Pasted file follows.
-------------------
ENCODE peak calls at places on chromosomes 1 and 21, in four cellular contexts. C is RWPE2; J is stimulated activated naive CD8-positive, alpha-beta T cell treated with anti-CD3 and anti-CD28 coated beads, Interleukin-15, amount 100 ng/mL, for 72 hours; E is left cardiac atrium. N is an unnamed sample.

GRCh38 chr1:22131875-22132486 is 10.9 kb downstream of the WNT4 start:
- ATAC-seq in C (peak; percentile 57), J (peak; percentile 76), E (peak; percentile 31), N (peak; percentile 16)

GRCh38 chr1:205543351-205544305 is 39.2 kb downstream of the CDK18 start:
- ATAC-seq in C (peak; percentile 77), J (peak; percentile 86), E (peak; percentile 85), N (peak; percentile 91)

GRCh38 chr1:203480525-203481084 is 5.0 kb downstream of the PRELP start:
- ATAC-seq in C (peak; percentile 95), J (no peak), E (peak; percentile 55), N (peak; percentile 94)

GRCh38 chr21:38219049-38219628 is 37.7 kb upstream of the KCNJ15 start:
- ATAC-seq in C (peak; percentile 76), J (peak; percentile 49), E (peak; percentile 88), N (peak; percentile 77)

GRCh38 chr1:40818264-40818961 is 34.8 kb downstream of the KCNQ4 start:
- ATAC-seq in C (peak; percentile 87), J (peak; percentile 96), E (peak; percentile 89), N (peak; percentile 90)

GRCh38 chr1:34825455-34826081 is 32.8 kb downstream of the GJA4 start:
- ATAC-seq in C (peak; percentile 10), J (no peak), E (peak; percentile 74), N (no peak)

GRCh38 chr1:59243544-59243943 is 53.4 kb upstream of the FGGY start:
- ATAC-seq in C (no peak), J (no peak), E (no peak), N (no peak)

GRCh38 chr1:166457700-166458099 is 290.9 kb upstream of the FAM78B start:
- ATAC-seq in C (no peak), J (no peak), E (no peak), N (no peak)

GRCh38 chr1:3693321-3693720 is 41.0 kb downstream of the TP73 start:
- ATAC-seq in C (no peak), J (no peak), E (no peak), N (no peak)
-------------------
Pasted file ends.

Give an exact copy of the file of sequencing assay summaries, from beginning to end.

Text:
ENCODE peak calls at places on chromosomes 1 and 21, in four cellular contexts. C is RWPE2; J is stimulated activated naive CD8-positive, alpha-beta T cell treated with anti-CD3 and anti-CD28 coated beads, Interleukin-15, amount 100 ng/mL, for 72 hours; E is left cardiac atrium. N is an unnamed sample.

GRCh38 chr1:22131875-22132486 is 10.9 kb downstream of the WNT4 start:
- ATAC-seq in C (peak; percentile 57), J (peak; percentile 76), E (peak; percentile 31), N (peak; percentile 16)

GRCh38 chr1:205543351-205544305 is 39.2 kb downstream of the CDK18 start:
- ATAC-seq in C (peak; percentile 77), J (peak; percentile 86), E (peak; percentile 85), N (peak; percentile 91)

GRCh38 chr1:203480525-203481084 is 5.0 kb downstream of the PRELP start:
- ATAC-seq in C (peak; percentile 95), J (no peak), E (peak; percentile 55), N (peak; percentile 94)

GRCh38 chr21:38219049-38219628 is 37.7 kb upstream of the KCNJ15 start:
- ATAC-seq in C (peak; percentile 76), J (peak; percentile 49), E (peak; percentile 88), N (peak; percentile 77)

GRCh38 chr1:40818264-40818961 is 34.8 kb downstream of the KCNQ4 start:
- ATAC-seq in C (peak; percentile 87), J (peak; percentile 96), E (peak; percentile 89), N (peak; percentile 90)

GRCh38 chr1:34825455-34826081 is 32.8 kb downstream of the GJA4 start:
- ATAC-seq in C (peak; percentile 10), J (no peak), E (peak; percentile 74), N (no peak)

GRCh38 chr1:59243544-59243943 is 53.4 kb upstream of the FGGY start:
- ATAC-seq in C (no peak), J (no peak), E (no peak), N (no peak)

GRCh38 chr1:166457700-166458099 is 290.9 kb upstream of the FAM78B start:
- ATAC-seq in C (no peak), J (no peak), E (no peak), N (no peak)

GRCh38 chr1:3693321-3693720 is 41.0 kb downstream of the TP73 start:
- ATAC-seq in C (no peak), J (no peak), E (no peak), N (no peak)